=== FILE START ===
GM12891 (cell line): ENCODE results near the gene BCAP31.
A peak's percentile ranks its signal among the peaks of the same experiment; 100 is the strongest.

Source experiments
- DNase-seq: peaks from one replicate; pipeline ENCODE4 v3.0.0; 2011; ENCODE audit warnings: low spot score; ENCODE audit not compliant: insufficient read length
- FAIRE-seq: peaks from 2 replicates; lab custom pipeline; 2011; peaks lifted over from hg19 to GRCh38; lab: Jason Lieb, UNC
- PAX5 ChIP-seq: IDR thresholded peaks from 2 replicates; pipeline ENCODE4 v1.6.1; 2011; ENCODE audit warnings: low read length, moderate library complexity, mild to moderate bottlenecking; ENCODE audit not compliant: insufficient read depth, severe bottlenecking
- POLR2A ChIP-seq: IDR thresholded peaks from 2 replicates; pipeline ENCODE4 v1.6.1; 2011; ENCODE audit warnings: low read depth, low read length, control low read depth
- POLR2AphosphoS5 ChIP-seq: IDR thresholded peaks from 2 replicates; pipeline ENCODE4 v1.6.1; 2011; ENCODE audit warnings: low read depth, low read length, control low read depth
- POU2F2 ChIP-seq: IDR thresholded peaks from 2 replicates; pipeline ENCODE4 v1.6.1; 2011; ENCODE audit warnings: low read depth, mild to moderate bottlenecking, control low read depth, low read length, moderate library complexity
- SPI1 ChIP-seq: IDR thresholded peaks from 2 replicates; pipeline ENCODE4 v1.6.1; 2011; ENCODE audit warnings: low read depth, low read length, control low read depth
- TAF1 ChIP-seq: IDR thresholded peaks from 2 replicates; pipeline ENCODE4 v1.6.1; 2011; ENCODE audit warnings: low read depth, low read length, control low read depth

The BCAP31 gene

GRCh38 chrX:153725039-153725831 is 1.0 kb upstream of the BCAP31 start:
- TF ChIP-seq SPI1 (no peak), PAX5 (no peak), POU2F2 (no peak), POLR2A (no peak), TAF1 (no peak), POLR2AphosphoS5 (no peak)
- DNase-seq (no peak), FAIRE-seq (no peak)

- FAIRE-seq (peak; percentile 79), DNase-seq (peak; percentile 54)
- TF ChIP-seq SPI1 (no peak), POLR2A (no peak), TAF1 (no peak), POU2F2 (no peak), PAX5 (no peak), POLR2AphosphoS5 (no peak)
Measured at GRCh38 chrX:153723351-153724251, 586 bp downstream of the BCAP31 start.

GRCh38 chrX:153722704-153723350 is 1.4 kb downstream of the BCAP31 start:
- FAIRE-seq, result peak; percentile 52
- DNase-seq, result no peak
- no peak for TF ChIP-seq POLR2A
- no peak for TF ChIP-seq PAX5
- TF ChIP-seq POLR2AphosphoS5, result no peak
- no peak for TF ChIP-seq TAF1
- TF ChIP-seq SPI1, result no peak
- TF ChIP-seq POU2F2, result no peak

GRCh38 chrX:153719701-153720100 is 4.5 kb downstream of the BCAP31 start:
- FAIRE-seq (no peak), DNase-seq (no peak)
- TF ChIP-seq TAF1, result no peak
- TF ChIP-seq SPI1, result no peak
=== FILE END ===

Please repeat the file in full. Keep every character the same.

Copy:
GM12891 (cell line): ENCODE results near the gene BCAP31.
A peak's percentile ranks its signal among the peaks of the same experiment; 100 is the strongest.

Source experiments
- DNase-seq: peaks from one replicate; pipeline ENCODE4 v3.0.0; 2011; ENCODE audit warnings: low spot score; ENCODE audit not compliant: insufficient read length
- FAIRE-seq: peaks from 2 replicates; lab custom pipeline; 2011; peaks lifted over from hg19 to GRCh38; lab: Jason Lieb, UNC
- PAX5 ChIP-seq: IDR thresholded peaks from 2 replicates; pipeline ENCODE4 v1.6.1; 2011; ENCODE audit warnings: low read length, moderate library complexity, mild to moderate bottlenecking; ENCODE audit not compliant: insufficient read depth, severe bottlenecking
- POLR2A ChIP-seq: IDR thresholded peaks from 2 replicates; pipeline ENCODE4 v1.6.1; 2011; ENCODE audit warnings: low read depth, low read length, control low read depth
- POLR2AphosphoS5 ChIP-seq: IDR thresholded peaks from 2 replicates; pipeline ENCODE4 v1.6.1; 2011; ENCODE audit warnings: low read depth, low read length, control low read depth
- POU2F2 ChIP-seq: IDR thresholded peaks from 2 replicates; pipeline ENCODE4 v1.6.1; 2011; ENCODE audit warnings: low read depth, mild to moderate bottlenecking, control low read depth, low read length, moderate library complexity
- SPI1 ChIP-seq: IDR thresholded peaks from 2 replicates; pipeline ENCODE4 v1.6.1; 2011; ENCODE audit warnings: low read depth, low read length, control low read depth
- TAF1 ChIP-seq: IDR thresholded peaks from 2 replicates; pipeline ENCODE4 v1.6.1; 2011; ENCODE audit warnings: low read depth, low read length, control low read depth

The BCAP31 gene

GRCh38 chrX:153725039-153725831 is 1.0 kb upstream of the BCAP31 start:
- TF ChIP-seq SPI1 (no peak), PAX5 (no peak), POU2F2 (no peak), POLR2A (no peak), TAF1 (no peak), POLR2AphosphoS5 (no peak)
- DNase-seq (no peak), FAIRE-seq (no peak)

- FAIRE-seq (peak; percentile 79), DNase-seq (peak; percentile 54)
- TF ChIP-seq SPI1 (no peak), POLR2A (no peak), TAF1 (no peak), POU2F2 (no peak), PAX5 (no peak), POLR2AphosphoS5 (no peak)
Measured at GRCh38 chrX:153723351-153724251, 586 bp downstream of the BCAP31 start.

GRCh38 chrX:153722704-153723350 is 1.4 kb downstream of the BCAP31 start:
- FAIRE-seq, result peak; percentile 52
- DNase-seq, result no peak
- no peak for TF ChIP-seq POLR2A
- no peak for TF ChIP-seq PAX5
- TF ChIP-seq POLR2AphosphoS5, result no peak
- no peak for TF ChIP-seq TAF1
- TF ChIP-seq SPI1, result no peak
- TF ChIP-seq POU2F2, result no peak

GRCh38 chrX:153719701-153720100 is 4.5 kb downstream of the BCAP31 start:
- FAIRE-seq (no peak), DNase-seq (no peak)
- TF ChIP-seq TAF1, result no peak
- TF ChIP-seq SPI1, result no peak